The Street Sweeper by Elliot Perlman caught me by surprise. It was both emotional, educational and even eye-opening. Beginning with the plight of African-American Lamont Williams’ accidental journey into prison, Perlman weaves it with the story of a American civil rights historian, Adam Zignelik. The result is an interesting retelling of the history of racism.
The story reminded me of the movie, Crash. But where Crash showed racism through violence and stereotypes, The Street Sweeper does it by retelling historical events in society that mark racism and the heroic tale of those who rise against all odds to stop it. Perlman, a historian himself, reminds us all that one of the main purposes of history is simply to be retold. He does a fantastic job of retelling so much historic detail through dialogue (Sophie’s World style).
The character, Lamont Williams finds himself out of prison but the world seems to work against him at every turn. Whether it’s because he’s poor or black or an ex-convict or just prone to bad luck, Lamont just can’t catch a break. Working as janitor at a cancer care centre, he finds himself speaking to a Jewish patient who wants to him about his experience in Auschwitz.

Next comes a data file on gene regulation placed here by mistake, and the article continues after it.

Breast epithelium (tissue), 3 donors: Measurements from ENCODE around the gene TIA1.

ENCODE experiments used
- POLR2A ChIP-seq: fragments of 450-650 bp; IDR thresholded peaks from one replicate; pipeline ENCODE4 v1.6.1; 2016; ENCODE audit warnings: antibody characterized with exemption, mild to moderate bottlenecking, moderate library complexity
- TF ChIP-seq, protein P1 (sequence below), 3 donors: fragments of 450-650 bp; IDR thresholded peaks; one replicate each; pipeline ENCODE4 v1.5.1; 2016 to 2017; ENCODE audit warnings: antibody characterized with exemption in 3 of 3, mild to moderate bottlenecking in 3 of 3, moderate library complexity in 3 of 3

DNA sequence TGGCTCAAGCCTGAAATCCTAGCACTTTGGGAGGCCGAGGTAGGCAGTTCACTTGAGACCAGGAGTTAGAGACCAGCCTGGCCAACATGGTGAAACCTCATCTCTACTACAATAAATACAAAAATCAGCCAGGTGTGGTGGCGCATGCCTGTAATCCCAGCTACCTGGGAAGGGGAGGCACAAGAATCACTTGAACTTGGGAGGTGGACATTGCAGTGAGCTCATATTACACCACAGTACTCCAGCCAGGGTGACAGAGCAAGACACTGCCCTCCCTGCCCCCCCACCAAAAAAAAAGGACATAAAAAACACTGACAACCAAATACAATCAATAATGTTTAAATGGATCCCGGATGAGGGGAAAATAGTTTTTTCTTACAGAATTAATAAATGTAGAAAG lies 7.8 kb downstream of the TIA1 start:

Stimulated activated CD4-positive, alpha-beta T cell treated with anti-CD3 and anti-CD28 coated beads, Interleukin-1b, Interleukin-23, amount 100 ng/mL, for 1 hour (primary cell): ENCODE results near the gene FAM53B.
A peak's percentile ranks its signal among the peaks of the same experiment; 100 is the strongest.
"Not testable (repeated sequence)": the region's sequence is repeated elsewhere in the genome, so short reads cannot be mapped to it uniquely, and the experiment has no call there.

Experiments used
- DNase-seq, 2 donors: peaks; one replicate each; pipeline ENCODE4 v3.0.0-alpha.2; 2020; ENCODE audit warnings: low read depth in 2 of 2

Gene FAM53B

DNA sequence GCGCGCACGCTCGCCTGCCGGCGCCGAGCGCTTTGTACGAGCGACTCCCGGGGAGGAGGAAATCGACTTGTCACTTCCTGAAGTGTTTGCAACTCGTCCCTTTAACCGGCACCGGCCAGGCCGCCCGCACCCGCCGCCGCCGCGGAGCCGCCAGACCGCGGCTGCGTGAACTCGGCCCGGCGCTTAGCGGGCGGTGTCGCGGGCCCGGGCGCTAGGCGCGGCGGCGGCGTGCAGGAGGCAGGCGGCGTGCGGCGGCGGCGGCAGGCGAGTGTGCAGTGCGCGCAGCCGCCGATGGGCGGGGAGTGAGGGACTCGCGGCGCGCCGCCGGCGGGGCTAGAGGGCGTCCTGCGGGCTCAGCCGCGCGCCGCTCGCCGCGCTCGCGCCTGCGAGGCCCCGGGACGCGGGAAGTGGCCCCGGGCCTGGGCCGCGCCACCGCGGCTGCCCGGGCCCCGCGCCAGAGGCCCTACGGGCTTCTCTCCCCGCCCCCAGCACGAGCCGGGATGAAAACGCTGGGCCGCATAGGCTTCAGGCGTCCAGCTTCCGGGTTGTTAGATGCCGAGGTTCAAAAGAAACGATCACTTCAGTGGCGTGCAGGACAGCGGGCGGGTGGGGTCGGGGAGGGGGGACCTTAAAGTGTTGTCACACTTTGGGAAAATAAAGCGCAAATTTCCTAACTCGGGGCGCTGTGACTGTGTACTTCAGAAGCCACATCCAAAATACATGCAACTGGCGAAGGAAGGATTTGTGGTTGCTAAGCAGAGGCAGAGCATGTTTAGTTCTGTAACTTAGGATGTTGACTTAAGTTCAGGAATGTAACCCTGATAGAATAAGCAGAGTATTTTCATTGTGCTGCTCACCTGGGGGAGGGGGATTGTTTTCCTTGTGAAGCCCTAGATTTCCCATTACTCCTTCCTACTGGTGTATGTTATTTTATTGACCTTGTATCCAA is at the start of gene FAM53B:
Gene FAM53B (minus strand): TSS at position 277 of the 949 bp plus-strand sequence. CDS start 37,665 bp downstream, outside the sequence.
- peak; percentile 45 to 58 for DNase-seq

The details about Auschwitz are gut-wrenching. Perlman may have left details out but I found some passages difficult to read but then again, nothing about Auschwitz is ever light reading. Meanwhile on the other side of town, Zignelik is looking for the truth behind the liberation of Auschwitz and hoping it ill save the remains of his career in academia.
I highly recommend The Street Sweeper for anyone who is looking for a story that is courageous enough to tackle one of the hardest subjects in history and today: hate. Perlman reminds us all that history repeats itself unless we learn from it.